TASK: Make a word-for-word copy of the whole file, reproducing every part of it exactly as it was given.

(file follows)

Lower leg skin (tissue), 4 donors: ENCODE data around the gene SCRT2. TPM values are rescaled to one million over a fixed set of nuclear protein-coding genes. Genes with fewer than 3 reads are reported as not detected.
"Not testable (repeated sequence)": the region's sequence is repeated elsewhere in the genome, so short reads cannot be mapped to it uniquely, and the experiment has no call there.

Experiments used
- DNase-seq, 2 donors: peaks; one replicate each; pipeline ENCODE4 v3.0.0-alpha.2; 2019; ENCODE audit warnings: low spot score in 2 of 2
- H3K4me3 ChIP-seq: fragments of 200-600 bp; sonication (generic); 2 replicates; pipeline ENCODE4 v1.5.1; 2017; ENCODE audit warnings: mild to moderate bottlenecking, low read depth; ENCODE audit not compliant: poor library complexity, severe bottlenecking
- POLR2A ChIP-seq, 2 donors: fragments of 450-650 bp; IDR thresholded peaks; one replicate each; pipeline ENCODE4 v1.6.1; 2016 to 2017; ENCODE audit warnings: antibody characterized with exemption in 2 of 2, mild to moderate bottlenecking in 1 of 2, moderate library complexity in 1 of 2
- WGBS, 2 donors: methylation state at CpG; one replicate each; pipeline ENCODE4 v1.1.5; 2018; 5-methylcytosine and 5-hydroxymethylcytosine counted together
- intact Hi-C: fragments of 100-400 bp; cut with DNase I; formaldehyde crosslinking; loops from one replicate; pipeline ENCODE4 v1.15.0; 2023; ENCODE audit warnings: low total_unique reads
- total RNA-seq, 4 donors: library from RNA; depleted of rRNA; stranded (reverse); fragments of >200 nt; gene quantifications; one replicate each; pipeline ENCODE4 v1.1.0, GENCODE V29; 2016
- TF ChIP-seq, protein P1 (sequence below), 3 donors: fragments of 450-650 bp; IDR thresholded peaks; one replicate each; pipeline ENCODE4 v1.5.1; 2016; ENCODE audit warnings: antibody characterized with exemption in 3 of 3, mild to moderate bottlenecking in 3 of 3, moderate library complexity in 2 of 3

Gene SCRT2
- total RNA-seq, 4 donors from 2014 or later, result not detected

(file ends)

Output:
Lower leg skin (tissue), 4 donors: ENCODE data around the gene SCRT2. TPM values are rescaled to one million over a fixed set of nuclear protein-coding genes. Genes with fewer than 3 reads are reported as not detected.
"Not testable (repeated sequence)": the region's sequence is repeated elsewhere in the genome, so short reads cannot be mapped to it uniquely, and the experiment has no call there.

Experiments used
- DNase-seq, 2 donors: peaks; one replicate each; pipeline ENCODE4 v3.0.0-alpha.2; 2019; ENCODE audit warnings: low spot score in 2 of 2
- H3K4me3 ChIP-seq: fragments of 200-600 bp; sonication (generic); 2 replicates; pipeline ENCODE4 v1.5.1; 2017; ENCODE audit warnings: mild to moderate bottlenecking, low read depth; ENCODE audit not compliant: poor library complexity, severe bottlenecking
- POLR2A ChIP-seq, 2 donors: fragments of 450-650 bp; IDR thresholded peaks; one replicate each; pipeline ENCODE4 v1.6.1; 2016 to 2017; ENCODE audit warnings: antibody characterized with exemption in 2 of 2, mild to moderate bottlenecking in 1 of 2, moderate library complexity in 1 of 2
- WGBS, 2 donors: methylation state at CpG; one replicate each; pipeline ENCODE4 v1.1.5; 2018; 5-methylcytosine and 5-hydroxymethylcytosine counted together
- intact Hi-C: fragments of 100-400 bp; cut with DNase I; formaldehyde crosslinking; loops from one replicate; pipeline ENCODE4 v1.15.0; 2023; ENCODE audit warnings: low total_unique reads
- total RNA-seq, 4 donors: library from RNA; depleted of rRNA; stranded (reverse); fragments of >200 nt; gene quantifications; one replicate each; pipeline ENCODE4 v1.1.0, GENCODE V29; 2016
- TF ChIP-seq, protein P1 (sequence below), 3 donors: fragments of 450-650 bp; IDR thresholded peaks; one replicate each; pipeline ENCODE4 v1.5.1; 2016; ENCODE audit warnings: antibody characterized with exemption in 3 of 3, mild to moderate bottlenecking in 3 of 3, moderate library complexity in 2 of 3

Gene SCRT2
- total RNA-seq, 4 donors from 2014 or later, result not detected